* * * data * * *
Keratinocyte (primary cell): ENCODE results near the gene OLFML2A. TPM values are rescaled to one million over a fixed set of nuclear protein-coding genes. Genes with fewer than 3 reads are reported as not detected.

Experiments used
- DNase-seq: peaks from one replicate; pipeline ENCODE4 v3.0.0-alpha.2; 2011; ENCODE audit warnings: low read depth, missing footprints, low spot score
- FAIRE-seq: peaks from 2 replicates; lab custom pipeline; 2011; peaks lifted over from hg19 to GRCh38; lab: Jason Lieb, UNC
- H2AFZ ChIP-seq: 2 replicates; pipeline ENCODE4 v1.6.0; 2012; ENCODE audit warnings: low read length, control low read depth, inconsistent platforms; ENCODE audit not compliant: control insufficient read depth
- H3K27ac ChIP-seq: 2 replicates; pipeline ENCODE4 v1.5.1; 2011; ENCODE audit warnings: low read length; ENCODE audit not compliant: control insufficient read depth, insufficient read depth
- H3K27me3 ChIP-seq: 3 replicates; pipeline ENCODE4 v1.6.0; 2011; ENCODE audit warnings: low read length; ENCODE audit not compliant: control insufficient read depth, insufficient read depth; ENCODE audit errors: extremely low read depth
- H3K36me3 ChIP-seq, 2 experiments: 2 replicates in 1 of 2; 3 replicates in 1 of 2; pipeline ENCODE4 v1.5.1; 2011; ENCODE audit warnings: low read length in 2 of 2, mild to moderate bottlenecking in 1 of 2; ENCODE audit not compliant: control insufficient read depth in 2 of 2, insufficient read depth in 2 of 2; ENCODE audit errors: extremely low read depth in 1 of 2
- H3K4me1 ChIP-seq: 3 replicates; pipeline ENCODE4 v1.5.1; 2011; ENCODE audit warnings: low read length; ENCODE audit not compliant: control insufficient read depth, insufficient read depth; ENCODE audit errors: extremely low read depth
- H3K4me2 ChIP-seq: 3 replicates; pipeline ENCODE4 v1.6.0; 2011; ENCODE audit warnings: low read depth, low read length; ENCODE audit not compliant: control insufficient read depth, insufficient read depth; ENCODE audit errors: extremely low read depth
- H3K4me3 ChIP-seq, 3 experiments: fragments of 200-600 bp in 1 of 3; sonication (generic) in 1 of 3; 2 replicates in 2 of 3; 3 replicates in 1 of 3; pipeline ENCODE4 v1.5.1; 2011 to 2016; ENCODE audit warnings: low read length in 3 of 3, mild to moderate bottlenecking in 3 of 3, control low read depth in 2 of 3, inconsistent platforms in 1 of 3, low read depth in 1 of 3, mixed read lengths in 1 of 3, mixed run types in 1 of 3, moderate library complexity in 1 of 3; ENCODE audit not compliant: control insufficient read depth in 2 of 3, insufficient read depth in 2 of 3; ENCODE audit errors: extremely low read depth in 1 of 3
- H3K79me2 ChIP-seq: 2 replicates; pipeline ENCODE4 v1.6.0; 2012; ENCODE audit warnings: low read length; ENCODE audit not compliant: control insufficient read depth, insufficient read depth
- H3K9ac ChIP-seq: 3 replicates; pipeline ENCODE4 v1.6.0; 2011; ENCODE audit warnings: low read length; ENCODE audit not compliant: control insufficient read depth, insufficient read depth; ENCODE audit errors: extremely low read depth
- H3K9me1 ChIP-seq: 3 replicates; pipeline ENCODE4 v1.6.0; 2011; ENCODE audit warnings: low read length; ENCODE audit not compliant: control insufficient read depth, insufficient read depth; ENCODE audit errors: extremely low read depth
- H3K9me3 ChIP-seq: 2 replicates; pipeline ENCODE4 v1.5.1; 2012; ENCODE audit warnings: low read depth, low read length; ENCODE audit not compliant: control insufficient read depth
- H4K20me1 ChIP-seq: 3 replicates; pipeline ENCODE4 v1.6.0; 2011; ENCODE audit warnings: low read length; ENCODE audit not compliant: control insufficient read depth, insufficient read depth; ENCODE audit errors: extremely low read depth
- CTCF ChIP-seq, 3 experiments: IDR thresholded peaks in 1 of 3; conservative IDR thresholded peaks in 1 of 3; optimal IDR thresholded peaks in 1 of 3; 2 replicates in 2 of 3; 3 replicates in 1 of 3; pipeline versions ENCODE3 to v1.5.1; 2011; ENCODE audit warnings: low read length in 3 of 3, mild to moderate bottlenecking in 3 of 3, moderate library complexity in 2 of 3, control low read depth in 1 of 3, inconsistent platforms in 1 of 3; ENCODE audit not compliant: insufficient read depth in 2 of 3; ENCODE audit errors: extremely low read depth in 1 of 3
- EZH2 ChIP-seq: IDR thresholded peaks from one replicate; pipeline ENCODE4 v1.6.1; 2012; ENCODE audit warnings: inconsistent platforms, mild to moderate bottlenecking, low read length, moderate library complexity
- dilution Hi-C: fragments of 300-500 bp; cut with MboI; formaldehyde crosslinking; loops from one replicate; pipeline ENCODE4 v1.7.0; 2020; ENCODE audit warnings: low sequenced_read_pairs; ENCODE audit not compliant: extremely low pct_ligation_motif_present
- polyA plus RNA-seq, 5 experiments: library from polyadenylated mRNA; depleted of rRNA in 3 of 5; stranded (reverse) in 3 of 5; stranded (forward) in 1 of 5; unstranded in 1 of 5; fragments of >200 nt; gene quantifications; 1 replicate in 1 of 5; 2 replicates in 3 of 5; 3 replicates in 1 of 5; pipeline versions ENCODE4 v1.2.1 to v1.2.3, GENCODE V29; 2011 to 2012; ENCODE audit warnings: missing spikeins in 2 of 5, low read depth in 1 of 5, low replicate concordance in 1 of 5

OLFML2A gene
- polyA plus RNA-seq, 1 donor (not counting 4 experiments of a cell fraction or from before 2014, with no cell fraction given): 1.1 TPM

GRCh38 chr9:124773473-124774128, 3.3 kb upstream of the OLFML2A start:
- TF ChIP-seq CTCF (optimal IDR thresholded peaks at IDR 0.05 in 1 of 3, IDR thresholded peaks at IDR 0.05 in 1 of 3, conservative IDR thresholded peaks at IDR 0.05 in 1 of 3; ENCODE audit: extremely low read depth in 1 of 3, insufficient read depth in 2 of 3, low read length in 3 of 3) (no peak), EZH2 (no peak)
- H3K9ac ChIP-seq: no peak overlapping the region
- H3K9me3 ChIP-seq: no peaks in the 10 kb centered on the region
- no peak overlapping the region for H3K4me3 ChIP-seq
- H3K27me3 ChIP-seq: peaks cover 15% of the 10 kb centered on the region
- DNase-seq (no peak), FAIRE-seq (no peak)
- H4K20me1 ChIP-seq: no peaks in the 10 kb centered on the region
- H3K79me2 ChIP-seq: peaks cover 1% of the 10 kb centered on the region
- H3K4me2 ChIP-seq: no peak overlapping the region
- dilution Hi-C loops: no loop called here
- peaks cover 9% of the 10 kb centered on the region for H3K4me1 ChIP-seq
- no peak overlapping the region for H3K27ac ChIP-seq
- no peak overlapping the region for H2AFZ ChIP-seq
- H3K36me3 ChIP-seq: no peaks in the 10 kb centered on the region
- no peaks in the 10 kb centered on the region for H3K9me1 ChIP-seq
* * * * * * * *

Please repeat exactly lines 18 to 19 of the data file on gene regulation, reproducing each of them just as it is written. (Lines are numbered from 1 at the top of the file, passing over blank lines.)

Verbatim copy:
- EZH2 ChIP-seq: IDR thresholded peaks from one replicate; pipeline ENCODE4 v1.6.1; 2012; ENCODE audit warnings: inconsistent platforms, mild to moderate bottlenecking, low read length, moderate library complexity
- dilution Hi-C: fragments of 300-500 bp; cut with MboI; formaldehyde crosslinking; loops from one replicate; pipeline ENCODE4 v1.7.0; 2020; ENCODE audit warnings: low sequenced_read_pairs; ENCODE audit not compliant: extremely low pct_ligation_motif_present